Getting your baby on a regular nap schedule can be frustrating, to say the least. But if he doesn’t get enough sleep, you’ll be dealing with the last thing any parent wants: an overtired baby.
When babies are awake for too long, their little bodies can’t handle it. They go into a stress response that releases hormones, like cortisol. This makes it nearly impossible for them to settle down.
Once a baby is officially overtired, it’s also very difficult to get them to fall asleep, even if they’re clearly exhausted. Once they finally do go down, they also won’t sleep as well or as long. If they wake up, it’s tough to get them to fall back to sleep.
Basically, you can kiss that sleep routine you’ve been working on goodbye. If you suspect your child might be overtired, there are a few ways to tell if you’re right. There are also some suggestions for what to do about it, and how to prevent it from happening again.
It’s a little extra work, but it’ll be worth it in the end.
Signs Your Baby Is Overtired
It’s really important to know your baby’s sleepy cues so you can determine when she needs to go to sleep. For most babies, these cues include yawning, rubbing their eyes, putting their head down, and acting less energetic.
Below are some signs your child might be overtired:
- She was really tired, and now she’s not: This is the best sign that your child is overtired. You might assume she just got a second wind and doesn’t need a nap anymore. However, if she went from normal sleepy cues to hyper, that’s likely not the case.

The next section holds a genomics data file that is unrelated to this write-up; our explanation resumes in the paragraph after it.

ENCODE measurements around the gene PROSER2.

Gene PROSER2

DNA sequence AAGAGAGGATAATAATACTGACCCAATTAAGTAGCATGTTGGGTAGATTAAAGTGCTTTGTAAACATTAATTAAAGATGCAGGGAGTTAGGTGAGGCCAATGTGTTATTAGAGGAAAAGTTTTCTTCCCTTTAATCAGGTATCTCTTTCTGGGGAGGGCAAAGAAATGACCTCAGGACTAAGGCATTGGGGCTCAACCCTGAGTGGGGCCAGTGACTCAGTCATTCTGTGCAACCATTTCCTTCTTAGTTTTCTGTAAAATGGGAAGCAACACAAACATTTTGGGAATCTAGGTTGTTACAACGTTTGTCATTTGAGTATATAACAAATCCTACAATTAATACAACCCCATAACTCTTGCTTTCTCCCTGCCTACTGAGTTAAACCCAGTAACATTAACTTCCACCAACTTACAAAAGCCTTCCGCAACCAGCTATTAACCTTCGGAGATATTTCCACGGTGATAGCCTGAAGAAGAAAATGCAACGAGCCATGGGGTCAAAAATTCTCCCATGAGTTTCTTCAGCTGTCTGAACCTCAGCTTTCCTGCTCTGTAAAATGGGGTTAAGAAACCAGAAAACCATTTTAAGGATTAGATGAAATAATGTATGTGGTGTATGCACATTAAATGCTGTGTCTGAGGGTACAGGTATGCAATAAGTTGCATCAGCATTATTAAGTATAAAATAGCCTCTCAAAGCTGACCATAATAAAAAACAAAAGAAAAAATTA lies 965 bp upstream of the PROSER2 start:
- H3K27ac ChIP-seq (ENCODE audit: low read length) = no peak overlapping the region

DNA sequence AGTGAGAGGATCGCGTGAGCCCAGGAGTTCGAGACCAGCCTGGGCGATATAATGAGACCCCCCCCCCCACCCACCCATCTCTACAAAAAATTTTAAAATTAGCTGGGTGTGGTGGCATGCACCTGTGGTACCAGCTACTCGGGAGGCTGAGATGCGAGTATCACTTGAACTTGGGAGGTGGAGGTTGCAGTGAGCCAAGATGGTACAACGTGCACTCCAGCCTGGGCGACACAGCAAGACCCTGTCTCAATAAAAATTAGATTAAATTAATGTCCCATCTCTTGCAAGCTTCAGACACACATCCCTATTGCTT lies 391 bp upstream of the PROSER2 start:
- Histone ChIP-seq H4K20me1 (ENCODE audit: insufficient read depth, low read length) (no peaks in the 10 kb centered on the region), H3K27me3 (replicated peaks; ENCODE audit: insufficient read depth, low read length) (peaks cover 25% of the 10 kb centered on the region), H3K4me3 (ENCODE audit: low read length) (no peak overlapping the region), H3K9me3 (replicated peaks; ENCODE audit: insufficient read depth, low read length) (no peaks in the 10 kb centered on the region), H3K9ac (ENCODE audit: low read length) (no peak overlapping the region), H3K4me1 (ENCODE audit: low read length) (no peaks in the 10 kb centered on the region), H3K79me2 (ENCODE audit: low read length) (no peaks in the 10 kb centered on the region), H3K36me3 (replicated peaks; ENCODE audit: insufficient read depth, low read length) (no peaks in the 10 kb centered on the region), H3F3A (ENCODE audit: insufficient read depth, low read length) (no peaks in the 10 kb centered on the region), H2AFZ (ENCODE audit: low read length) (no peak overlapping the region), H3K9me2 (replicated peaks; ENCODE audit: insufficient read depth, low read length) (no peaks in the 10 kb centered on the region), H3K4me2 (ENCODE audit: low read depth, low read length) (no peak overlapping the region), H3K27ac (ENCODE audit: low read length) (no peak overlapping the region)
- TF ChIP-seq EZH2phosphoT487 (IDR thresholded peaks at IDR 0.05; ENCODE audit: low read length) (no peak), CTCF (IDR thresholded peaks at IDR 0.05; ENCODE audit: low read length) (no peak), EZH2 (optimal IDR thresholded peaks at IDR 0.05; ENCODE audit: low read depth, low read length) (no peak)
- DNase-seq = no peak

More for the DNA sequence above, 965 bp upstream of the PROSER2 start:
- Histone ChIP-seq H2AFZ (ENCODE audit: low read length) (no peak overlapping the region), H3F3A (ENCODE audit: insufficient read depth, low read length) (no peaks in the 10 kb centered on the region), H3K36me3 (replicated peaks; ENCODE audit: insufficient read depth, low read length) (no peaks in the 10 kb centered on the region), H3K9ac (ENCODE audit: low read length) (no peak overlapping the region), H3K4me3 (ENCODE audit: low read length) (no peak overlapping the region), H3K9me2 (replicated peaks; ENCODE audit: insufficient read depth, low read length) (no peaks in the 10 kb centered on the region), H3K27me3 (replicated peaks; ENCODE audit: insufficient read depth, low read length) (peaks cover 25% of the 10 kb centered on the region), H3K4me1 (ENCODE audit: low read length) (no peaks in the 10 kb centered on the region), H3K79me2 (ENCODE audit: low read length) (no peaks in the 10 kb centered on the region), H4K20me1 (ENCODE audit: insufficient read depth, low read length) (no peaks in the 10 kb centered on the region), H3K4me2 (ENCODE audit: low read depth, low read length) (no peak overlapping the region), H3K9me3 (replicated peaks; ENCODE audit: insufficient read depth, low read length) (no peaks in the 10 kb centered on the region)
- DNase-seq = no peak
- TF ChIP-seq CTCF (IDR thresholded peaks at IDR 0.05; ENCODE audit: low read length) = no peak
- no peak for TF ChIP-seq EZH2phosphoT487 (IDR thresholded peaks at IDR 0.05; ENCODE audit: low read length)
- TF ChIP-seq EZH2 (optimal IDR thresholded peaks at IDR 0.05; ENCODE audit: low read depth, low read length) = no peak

- He’s extremely fussy: Think about how you feel when you’re exhausted. You might feel annoyed, moody, or irritated. That’s how your baby feels, and he’ll express it by whining, crying, and pushing you away, among other things.
- She takes shorter naps: Was your baby once a great sleeper, but now suddenly struggles with daytime naps? If she regularly takes short (20-30 minutes) naps and is being extremely difficult when you try to put her down, she’s probably in an overtired cycle.
- He fights sleep hard: Whether it’s a nap or at bedtime, an overtired baby will refuse sleep, even when he needs it most. He’ll cry a lot, try to get out of his crib, and cling to you. His back might become rigid and he’ll flail around.
- She wakes up about 30-40 minutes after falling asleep: Babies who consistently wake up after about half an hour of sleep, whether at nap time or bedtime, are likely in an overtired cycle.
- He doesn’t sleep through the night: An overtired baby won’t just wake up after half an hour—he’ll also wake up a few more times throughout the night. He might not always fully wake up so that you have to go get him, though. He might just cry and move around for a few minutes. Sometimes, he’ll fall back to sleep on his own, but others, you might need to go in and soothe or rock him.
- She falls asleep at random times during the day: A well-rested baby probably isn’t going to fall asleep during a short car ride if it’s not her typical nap time, but an overtired baby will. If your child nods off whenever she gets a chance (like in the stroller during a walk), she might be overtired.